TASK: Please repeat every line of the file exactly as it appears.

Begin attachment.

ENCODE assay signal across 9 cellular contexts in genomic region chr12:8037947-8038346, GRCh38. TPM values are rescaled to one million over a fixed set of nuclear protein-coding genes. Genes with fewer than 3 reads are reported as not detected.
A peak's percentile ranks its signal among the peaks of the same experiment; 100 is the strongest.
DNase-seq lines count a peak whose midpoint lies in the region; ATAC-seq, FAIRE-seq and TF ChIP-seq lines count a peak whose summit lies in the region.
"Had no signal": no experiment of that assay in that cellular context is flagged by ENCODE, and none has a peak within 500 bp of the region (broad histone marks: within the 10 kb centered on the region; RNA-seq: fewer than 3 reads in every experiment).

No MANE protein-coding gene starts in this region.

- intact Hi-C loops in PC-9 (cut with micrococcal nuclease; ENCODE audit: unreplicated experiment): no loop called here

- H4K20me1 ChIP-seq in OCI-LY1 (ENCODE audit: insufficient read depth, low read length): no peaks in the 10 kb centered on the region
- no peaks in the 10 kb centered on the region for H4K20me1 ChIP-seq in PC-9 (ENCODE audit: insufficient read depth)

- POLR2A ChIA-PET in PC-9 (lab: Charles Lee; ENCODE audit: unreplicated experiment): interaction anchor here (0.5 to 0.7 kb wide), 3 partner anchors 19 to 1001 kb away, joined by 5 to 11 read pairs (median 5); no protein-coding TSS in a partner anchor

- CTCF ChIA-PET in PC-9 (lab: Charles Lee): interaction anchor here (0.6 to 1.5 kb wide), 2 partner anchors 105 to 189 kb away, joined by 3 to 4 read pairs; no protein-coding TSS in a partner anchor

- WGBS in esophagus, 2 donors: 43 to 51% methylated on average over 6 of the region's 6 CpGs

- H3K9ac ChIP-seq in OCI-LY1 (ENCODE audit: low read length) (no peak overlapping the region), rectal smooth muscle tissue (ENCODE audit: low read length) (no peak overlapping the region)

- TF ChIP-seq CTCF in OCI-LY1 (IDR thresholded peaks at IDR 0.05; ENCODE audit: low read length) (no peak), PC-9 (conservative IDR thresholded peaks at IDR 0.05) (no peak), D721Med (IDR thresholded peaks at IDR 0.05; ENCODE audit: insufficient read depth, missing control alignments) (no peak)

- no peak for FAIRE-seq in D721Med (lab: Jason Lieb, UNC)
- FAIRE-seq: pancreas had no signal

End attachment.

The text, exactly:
ENCODE assay signal across 9 cellular contexts in genomic region chr12:8037947-8038346, GRCh38. TPM values are rescaled to one million over a fixed set of nuclear protein-coding genes. Genes with fewer than 3 reads are reported as not detected.
A peak's percentile ranks its signal among the peaks of the same experiment; 100 is the strongest.
DNase-seq lines count a peak whose midpoint lies in the region; ATAC-seq, FAIRE-seq and TF ChIP-seq lines count a peak whose summit lies in the region.
"Had no signal": no experiment of that assay in that cellular context is flagged by ENCODE, and none has a peak within 500 bp of the region (broad histone marks: within the 10 kb centered on the region; RNA-seq: fewer than 3 reads in every experiment).

No MANE protein-coding gene starts in this region.

- intact Hi-C loops in PC-9 (cut with micrococcal nuclease; ENCODE audit: unreplicated experiment): no loop called here

- H4K20me1 ChIP-seq in OCI-LY1 (ENCODE audit: insufficient read depth, low read length): no peaks in the 10 kb centered on the region
- no peaks in the 10 kb centered on the region for H4K20me1 ChIP-seq in PC-9 (ENCODE audit: insufficient read depth)

- POLR2A ChIA-PET in PC-9 (lab: Charles Lee; ENCODE audit: unreplicated experiment): interaction anchor here (0.5 to 0.7 kb wide), 3 partner anchors 19 to 1001 kb away, joined by 5 to 11 read pairs (median 5); no protein-coding TSS in a partner anchor

- CTCF ChIA-PET in PC-9 (lab: Charles Lee): interaction anchor here (0.6 to 1.5 kb wide), 2 partner anchors 105 to 189 kb away, joined by 3 to 4 read pairs; no protein-coding TSS in a partner anchor

- WGBS in esophagus, 2 donors: 43 to 51% methylated on average over 6 of the region's 6 CpGs

- H3K9ac ChIP-seq in OCI-LY1 (ENCODE audit: low read length) (no peak overlapping the region), rectal smooth muscle tissue (ENCODE audit: low read length) (no peak overlapping the region)

- TF ChIP-seq CTCF in OCI-LY1 (IDR thresholded peaks at IDR 0.05; ENCODE audit: low read length) (no peak), PC-9 (conservative IDR thresholded peaks at IDR 0.05) (no peak), D721Med (IDR thresholded peaks at IDR 0.05; ENCODE audit: insufficient read depth, missing control alignments) (no peak)

- no peak for FAIRE-seq in D721Med (lab: Jason Lieb, UNC)
- FAIRE-seq: pancreas had no signal